Supreme Court Rules Patent Judges’ Appointment Unconstitutional

By Matthew Vadum
Matthew Vadum
Matthew Vadum
contributor
Matthew Vadum is an award-winning investigative journalist and a recognized expert in left-wing activism.
June 22, 2021 Updated: June 22, 2021

More than 200 Patent Trial and Appeal Board (PTAB) judges were unconstitutionally appointed, but the problem may be cured by having by having the board’s director exercise greater supervision of them, the Supreme Court ruled in a splintered decision.

The decision in the case of U.S. v. Arthrex Inc., court file 19-1434, which was consolidated with two other cases involving Arthrex, came June 21.

Chief Justice John Roberts wrote the opinion of the court.

In the decision, Roberts wrote that the patent adjudication system is administered by the Patent and Trademark Office (PTO), an executive agency within the Department of Commerce. The PTO is run by a single director appointed by the president, subject to Senate confirmation.

The lawsuit concerns the board, which was established by the Leahy-Smith America Invents Act of 2011. The board sits in panels of at least three members drawn from the Director, the Deputy Director, the Commissioner for Patents, the Commissioner for Trademarks, and more than 200 Administrative Patent Judges (APJs). The Secretary of Commerce appoints the members of the PTAB and APJs, except for the director.

Roberts explained that Arthrex Inc. develops medical devices and procedures for orthopedic surgery. In 2015, it received a patent on a surgical device it invented that reattaches soft tissue to bone without tying a knot. Arthrex soon claimed that two rival companies had infringed the patent. Three APJs on the PTAB panel concluded that a prior patent application “anticipated” the invention claimed by the patent, making Arthrex’s patent invalid.

On appeal to the U.S. Court of Appeals for the Federal Circuit, Arthrex raised for the first time an argument based on the Appointments Clause of the Constitution, which provides that the president may appoint officers to assist him in carrying out his responsibilities. Principal officers must be appointed by the president and be confirmed by the Senate, while inferior officers may be appointed by the president alone, the head of an executive department, or a court.

Roberts noted that Arthrex argued that the APJs were principal officers and that meant their appointment by the Secretary of Commerce was unconstitutional. The Federal Circuit sided with Arthrex and invalidated the tenure protections for APJs.

In its ruling, the Supreme Court held 5-4 that the authority the APJs possess runs afoul of the Appointments Clause because they are not nominated by the president and confirmed by the Senate. The APJs’ “unreviewable authority” in patent proceedings is not consistent with their appointment by the secretary. Only principal officers who are constitutionally appointed may wield that level of authority, Roberts wrote. Justices Samuel Alito, Neil Gorsuch, Brett Kavanaugh, and Amy Coney Barrett concurred.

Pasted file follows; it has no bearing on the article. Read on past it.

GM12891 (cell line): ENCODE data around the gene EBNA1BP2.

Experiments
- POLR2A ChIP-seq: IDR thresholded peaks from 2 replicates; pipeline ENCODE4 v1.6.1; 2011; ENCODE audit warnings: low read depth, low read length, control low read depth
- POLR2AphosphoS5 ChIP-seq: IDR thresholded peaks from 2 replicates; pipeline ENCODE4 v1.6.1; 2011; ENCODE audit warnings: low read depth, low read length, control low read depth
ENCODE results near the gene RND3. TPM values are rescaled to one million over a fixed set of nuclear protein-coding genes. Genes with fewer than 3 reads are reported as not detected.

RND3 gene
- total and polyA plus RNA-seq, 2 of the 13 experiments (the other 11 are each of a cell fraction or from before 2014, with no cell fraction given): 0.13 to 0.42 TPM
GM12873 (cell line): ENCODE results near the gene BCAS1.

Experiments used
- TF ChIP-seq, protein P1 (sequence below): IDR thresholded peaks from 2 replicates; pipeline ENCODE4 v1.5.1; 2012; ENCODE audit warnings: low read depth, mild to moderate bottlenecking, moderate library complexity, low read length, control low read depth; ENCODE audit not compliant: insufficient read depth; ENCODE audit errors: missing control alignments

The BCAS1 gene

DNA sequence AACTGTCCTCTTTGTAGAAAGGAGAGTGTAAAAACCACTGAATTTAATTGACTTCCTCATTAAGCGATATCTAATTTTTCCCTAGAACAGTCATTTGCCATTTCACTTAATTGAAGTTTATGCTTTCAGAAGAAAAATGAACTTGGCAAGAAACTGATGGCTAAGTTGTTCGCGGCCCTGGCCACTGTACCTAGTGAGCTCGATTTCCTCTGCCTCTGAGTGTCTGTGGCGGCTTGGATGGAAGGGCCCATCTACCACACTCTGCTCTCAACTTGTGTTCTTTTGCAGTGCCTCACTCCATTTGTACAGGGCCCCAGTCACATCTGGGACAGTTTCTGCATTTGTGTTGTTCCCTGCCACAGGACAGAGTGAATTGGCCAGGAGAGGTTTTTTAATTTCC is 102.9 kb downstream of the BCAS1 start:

But the court also ruled 7-2 on what should be done, finding that the constitutional infirmity could be cured by letting the director of the PTO have the ability to review and modify decisions made by the APJs. Four justices partially concurred and partially dissented in various parts of the court’s opinion.

Roberts quoted Alexander Hamilton who wrote in Federalist 77 that assigning the nomination power to the president guarantees accountability for the appointees’ actions because the “blame of a bad nomination would fall upon the president singly and absolutely.” The “sole and undivided responsibility of one man will naturally beget a livelier sense of duty and a more exact regard to reputation,” the founding father wrote.

Roberts cited a 1997 precedent, writing that the Appointments Clause “adds a degree of accountability in the Senate, which shares in the public blame ‘for both the making of a bad appointment and the rejection of a good one.’”

Justice Clarence Thomas penned a dissenting opinion, which was joined by Justices Stephen Breyer, Sonia Sotomayor, and Elena Kagan.

“For the very first time, this Court holds that Congress violated the Constitution by vesting the appointment of a federal officer in the head of a department,” Thomas wrote.

“Just who are these ‘principal’ officers that Congress unsuccessfully sought to smuggle into the Executive Branch without Senate confirmation? About 250 administrative patent judges who sit at the bottom of an organizational chart, nestled under at least two levels of authority. Neither our precedent nor the original understanding of the Appointments Clause requires Senate confirmation of officers inferior to not one, but two officers below the President.” (Italics in original.)

 

Matthew Vadum
Matthew Vadum
contributor
Matthew Vadum is an award-winning investigative journalist and a recognized expert in left-wing activism.